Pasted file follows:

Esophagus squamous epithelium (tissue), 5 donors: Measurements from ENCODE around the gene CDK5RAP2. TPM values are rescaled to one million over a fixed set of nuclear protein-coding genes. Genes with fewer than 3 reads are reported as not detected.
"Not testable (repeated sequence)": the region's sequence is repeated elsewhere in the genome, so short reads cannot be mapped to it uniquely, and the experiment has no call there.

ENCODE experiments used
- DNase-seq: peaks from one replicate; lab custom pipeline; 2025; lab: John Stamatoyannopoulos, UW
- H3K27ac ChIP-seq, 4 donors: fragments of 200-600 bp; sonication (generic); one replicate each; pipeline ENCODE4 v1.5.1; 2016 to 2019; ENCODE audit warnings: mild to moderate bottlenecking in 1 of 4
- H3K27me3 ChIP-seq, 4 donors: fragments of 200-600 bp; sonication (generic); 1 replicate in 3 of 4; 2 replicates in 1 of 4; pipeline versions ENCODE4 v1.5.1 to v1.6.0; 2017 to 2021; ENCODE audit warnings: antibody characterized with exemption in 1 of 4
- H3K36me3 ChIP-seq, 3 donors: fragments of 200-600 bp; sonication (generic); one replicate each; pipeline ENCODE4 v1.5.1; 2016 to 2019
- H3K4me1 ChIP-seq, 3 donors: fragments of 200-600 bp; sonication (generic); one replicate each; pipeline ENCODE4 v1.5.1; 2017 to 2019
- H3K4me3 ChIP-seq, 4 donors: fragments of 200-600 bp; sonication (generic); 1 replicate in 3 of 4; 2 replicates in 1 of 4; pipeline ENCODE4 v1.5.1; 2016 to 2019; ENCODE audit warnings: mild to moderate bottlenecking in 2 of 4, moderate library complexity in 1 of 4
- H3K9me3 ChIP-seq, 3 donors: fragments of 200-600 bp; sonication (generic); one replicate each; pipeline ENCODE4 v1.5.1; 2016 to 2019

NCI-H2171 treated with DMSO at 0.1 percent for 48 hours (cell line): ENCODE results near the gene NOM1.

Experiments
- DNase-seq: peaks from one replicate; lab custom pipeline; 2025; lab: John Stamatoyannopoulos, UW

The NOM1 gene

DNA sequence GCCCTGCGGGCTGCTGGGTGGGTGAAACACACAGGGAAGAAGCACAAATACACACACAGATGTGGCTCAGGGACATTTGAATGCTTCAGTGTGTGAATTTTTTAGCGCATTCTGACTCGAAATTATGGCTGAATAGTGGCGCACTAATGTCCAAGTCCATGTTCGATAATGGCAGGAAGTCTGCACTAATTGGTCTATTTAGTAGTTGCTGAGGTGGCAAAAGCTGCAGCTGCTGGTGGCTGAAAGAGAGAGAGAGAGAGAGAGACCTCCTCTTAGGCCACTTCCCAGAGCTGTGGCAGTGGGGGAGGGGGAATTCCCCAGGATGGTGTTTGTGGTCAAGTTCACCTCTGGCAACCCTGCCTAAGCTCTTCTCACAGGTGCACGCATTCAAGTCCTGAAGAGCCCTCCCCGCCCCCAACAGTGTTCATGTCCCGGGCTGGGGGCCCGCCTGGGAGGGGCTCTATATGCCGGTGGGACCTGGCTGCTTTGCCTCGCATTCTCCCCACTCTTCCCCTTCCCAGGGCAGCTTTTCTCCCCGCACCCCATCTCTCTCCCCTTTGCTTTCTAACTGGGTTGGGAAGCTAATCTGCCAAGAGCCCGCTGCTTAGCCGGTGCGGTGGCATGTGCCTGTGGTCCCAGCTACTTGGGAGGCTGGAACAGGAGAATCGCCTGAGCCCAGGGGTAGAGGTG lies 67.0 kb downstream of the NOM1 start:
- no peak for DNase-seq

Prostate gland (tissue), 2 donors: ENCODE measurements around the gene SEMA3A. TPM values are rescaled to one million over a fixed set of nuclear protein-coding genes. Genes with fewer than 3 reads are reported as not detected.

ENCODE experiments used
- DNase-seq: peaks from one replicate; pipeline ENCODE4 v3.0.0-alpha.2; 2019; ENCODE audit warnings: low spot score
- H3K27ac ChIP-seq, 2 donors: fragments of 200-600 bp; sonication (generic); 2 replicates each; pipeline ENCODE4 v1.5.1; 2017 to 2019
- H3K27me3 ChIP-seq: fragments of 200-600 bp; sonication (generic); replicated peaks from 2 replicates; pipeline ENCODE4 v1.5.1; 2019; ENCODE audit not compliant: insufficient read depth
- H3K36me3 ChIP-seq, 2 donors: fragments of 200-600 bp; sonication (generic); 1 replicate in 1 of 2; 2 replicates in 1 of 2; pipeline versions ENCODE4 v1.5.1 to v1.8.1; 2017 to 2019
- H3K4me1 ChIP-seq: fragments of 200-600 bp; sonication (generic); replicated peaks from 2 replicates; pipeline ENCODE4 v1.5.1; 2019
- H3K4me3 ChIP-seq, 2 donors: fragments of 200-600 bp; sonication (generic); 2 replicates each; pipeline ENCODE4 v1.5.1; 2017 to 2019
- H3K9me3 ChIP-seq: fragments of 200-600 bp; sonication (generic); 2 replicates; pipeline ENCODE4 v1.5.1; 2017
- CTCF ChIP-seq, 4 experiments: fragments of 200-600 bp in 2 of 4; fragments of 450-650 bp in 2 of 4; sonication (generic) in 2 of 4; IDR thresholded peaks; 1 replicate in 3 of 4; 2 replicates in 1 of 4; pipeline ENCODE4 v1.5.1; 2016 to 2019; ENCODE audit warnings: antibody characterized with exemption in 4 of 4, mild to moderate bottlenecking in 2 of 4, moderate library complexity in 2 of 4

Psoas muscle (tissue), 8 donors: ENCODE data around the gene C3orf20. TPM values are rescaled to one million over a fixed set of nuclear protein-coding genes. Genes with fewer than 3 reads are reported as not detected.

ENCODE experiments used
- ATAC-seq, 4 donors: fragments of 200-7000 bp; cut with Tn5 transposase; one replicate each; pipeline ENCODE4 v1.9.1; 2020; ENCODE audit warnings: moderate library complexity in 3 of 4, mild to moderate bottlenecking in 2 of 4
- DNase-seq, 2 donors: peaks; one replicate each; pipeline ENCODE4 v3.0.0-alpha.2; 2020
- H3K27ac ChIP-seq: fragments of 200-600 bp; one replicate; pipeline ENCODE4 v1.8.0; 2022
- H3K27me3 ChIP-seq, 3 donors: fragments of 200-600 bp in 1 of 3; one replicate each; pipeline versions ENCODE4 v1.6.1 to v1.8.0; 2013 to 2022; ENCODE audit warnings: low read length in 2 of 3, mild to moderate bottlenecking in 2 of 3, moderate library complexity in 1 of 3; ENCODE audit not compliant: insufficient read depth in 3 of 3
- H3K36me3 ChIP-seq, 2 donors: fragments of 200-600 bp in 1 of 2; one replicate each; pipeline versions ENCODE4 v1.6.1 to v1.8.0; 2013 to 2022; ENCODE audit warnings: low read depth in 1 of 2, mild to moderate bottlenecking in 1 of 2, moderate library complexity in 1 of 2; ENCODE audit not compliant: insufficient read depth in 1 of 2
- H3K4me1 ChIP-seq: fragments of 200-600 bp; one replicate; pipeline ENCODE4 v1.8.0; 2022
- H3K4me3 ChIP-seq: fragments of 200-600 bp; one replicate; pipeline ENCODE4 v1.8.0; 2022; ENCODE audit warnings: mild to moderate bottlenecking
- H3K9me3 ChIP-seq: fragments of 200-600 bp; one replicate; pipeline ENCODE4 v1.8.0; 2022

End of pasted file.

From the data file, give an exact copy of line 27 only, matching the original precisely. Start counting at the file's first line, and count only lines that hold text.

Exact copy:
Psoas muscle (tissue), 8 donors: ENCODE data around the gene C3orf20. TPM values are rescaled to one million over a fixed set of nuclear protein-coding genes. Genes with fewer than 3 reads are reported as not detected.